Celebrate the Real Cesar Chavez on National Border Control Day

POLITICS & POLICY
Cesar Chavez in 1979. (Library of Congress)

“You can’t forget what he taught us by looking at that statue.”

That’s what President Biden said about the bust of Cesar Chavez sitting on a table behind his desk in the Oval Office. The occasion was Biden’s proclamation declaring Wednesday as Cesar Chavez Day, on what would have been the late labor leader’s 94th birthday.

Anticipating the president’s remarks, I speculated over at American Greatness what the bust of Chavez would say to the president if it could talk. It would teach him something very different from what Biden seems to have learned from looking at it, if the proclamation and the accompanying video message are any indication.

There’s a reason Chavez’s birthday is increasingly being commemorated as National Border Control Day – he was a fierce opponent of illegal immigration (and guest-worker programs). He understood the foundational truth of employer-employee relations: Workers have more bargaining power if their numbers are not artificially swollen by loose borders and easy illegal entry. That’s why Chavez went so far as to say that he’d support the deportation even of his own mother if she were an illegal alien undermining his efforts to bargain for higher wages for farmworkers.

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In his video message, the president said “there’s no more fitting tribute to his memory” than to “continue fighting for the rights, health, and dignity of farmworkers.” But IN THE VERY NEXT SENTENCE Biden touts his support for the Farm Workforce Modernization Act (H.R. 1603), which amnesties current farmworkers via a system of indenture lasting as long as eight years, and expands the existing guest-worker program while inserting an indenture mechanism into it as well. Indentured servitude and increased importation of new workers are curious ways of helping farmworkers defend their rights, health, and dignity.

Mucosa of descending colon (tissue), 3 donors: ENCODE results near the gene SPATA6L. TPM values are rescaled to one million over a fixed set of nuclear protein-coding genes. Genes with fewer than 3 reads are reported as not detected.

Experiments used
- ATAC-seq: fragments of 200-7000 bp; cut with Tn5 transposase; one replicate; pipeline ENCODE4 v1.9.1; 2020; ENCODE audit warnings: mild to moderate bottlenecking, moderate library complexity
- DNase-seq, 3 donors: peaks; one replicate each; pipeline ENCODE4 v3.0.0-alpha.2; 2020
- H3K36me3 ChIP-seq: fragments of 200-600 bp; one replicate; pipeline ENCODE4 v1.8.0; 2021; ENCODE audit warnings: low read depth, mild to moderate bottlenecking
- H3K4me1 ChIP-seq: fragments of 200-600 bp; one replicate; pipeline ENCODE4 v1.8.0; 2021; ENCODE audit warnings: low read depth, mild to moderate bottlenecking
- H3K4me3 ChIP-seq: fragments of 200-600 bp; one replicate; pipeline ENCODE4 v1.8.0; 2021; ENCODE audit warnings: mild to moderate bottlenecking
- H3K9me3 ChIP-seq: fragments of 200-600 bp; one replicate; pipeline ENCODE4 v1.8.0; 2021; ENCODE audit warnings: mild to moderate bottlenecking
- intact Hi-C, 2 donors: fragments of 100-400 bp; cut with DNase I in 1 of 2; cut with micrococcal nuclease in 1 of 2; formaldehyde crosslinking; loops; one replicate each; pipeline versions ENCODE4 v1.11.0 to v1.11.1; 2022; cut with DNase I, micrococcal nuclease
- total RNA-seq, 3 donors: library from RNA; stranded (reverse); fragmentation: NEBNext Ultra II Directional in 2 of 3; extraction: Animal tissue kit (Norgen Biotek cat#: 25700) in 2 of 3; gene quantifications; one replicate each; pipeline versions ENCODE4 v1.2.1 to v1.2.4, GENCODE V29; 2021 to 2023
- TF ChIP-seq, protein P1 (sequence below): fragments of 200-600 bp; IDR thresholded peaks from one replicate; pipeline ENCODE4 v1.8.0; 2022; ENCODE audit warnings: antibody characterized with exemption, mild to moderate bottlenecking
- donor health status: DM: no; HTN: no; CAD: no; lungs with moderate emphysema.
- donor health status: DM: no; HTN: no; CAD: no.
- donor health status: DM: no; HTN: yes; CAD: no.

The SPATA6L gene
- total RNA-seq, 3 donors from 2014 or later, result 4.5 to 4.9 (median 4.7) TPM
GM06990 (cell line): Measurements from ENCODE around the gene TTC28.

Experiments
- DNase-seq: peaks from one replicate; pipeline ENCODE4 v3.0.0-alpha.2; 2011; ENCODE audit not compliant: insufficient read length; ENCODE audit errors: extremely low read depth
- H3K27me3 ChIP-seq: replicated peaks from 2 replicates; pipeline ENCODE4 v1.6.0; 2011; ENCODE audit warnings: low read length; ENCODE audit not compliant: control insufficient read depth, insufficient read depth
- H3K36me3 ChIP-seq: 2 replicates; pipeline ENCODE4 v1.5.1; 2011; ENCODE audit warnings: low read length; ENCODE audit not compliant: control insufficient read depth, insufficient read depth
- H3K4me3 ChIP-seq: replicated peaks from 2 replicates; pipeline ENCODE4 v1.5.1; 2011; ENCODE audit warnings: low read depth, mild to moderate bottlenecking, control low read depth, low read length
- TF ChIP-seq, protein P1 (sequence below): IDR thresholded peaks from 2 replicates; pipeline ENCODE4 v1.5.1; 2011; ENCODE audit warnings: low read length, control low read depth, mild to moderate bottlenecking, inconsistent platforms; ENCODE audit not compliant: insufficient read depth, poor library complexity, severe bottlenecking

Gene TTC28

And the White House is not only retailing the revisionist lie of Chavez as a supporter of weak borders; it also implicitly tries to shoehorn him into the mold of identity politics, as an ethnic chauvinist along the lines of what used to be called the National Council of La Raza. I say implicitly because Biden doesn’t come out and say this but instead signals it in a couple of ways. He pronounced Chavez’s first name in Spanish as “say-zar,” when in fact the man always pronounced it as it is said in English: “see-zer.” In the same vein, the proclamation inserts accent marks over both his first and last names, as you would when writing in Spanish – except that Chavez wrote in English and didn’t use accent marks, either in handwriting or typing.

In fact, Chavez was the farthest thing from a La Raza crusader. A 1969 New Yorker profile quoted him decrying the racism of ethnic activists: “La raza is a very dangerous concept. I speak very strongly against it among the chicanos.” A 1970 biography quoted one of his deputies describing how Chavez berated the Ford Foundation for starting what became the National Council of La Raza (its name now sanitized to UnidosUS): “The foundation liked the outfit’s sense of pride or something, and Cesar tried to explain to them what the origin of the word was, that it’s related to Hitler’s concept.”

The Left is so invested in his canonization that it has had to invent a new Cesar Chavez that, in very important respects, bears little resemblance to the actual man.

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